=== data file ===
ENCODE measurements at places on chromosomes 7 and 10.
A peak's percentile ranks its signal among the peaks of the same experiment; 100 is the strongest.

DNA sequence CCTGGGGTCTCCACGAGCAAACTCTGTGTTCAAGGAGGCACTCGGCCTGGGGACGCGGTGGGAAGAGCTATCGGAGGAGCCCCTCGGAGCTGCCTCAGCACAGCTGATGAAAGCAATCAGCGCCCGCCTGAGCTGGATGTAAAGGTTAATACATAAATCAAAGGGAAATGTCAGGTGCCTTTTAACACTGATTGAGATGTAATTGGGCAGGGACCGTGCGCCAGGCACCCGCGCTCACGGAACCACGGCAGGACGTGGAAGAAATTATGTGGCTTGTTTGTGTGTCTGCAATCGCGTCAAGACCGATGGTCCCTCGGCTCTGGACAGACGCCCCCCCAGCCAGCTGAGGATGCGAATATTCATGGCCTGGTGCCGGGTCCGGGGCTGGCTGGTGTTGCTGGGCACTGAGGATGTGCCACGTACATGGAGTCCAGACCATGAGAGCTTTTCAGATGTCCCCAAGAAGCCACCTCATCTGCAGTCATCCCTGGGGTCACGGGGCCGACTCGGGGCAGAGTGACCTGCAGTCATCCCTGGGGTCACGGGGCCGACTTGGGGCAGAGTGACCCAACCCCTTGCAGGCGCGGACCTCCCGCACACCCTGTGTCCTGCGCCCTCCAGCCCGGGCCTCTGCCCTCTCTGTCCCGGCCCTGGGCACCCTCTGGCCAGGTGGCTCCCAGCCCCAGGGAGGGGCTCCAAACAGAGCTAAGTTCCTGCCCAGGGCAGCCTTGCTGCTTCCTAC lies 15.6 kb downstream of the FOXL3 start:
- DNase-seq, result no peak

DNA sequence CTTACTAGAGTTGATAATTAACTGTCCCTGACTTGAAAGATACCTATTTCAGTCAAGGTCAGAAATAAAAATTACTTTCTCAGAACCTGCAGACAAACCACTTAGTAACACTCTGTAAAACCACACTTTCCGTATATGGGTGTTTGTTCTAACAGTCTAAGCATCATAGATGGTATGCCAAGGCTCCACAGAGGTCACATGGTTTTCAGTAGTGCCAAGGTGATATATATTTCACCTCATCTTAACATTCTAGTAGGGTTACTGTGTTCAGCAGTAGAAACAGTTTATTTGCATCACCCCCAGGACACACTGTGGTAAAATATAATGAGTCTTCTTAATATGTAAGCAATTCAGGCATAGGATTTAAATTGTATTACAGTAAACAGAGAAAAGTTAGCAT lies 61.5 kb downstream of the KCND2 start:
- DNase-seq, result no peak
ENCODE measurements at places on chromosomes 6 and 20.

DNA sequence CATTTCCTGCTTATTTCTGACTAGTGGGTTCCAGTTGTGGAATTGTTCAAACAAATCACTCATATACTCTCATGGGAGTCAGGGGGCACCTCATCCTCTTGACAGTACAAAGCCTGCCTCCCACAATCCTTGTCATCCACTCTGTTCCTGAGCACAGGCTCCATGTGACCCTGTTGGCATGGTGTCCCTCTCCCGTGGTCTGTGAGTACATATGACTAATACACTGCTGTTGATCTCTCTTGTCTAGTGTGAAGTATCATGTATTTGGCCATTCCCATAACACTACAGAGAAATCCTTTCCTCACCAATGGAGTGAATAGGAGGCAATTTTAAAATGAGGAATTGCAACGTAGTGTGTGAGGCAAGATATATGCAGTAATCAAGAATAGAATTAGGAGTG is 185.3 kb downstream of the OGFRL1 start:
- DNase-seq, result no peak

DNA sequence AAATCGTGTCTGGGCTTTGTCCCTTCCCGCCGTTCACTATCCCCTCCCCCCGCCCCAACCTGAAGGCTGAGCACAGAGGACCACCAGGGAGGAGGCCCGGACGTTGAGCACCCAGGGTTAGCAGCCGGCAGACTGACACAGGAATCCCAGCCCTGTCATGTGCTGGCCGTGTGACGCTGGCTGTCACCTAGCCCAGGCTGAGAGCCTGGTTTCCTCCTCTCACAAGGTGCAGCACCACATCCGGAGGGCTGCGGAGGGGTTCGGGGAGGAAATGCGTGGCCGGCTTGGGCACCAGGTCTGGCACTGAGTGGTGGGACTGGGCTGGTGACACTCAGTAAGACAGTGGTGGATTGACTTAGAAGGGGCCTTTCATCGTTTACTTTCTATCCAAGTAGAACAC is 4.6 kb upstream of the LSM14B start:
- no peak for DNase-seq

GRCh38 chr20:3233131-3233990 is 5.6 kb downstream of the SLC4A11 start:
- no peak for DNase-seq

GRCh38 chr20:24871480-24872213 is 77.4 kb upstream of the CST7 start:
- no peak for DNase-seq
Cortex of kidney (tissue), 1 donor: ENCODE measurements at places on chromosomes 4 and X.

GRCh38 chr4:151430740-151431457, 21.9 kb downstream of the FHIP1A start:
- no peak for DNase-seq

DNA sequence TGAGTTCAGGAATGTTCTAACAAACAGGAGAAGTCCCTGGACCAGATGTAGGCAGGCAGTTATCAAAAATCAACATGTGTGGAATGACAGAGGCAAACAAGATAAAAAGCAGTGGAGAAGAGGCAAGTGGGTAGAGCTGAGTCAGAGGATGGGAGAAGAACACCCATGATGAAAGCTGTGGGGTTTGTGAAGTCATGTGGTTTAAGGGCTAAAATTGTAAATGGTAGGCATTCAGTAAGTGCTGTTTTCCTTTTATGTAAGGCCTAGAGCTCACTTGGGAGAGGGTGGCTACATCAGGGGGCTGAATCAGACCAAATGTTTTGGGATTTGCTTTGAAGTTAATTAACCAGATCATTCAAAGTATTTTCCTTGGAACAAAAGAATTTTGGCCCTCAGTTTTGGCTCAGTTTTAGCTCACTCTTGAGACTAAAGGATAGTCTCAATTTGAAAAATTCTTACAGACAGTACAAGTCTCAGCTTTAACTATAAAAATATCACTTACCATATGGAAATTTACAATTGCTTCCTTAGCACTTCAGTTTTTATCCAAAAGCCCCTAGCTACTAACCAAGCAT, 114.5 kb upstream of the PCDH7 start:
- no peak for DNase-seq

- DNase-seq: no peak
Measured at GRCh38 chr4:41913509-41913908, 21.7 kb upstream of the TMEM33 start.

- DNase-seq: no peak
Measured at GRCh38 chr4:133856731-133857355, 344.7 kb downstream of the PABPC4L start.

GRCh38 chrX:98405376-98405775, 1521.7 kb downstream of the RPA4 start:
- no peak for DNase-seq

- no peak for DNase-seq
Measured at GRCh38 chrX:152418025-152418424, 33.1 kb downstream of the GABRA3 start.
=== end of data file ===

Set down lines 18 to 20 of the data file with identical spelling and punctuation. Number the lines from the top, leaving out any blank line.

- no peak for DNase-seq

DNA sequence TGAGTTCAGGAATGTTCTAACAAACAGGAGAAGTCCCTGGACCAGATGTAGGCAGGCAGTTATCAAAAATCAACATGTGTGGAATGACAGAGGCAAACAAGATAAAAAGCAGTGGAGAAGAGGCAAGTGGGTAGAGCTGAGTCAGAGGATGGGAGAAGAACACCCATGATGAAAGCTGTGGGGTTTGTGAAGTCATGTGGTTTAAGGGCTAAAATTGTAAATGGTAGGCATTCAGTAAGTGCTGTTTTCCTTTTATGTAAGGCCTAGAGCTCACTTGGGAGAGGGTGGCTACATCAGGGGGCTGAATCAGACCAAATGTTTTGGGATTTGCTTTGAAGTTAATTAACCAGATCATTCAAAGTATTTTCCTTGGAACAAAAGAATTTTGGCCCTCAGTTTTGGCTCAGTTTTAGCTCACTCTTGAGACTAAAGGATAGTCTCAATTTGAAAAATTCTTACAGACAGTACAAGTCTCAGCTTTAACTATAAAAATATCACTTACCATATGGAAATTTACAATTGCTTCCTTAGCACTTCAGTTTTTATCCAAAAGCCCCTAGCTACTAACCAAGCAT, 114.5 kb upstream of the PCDH7 start:
- no peak for DNase-seq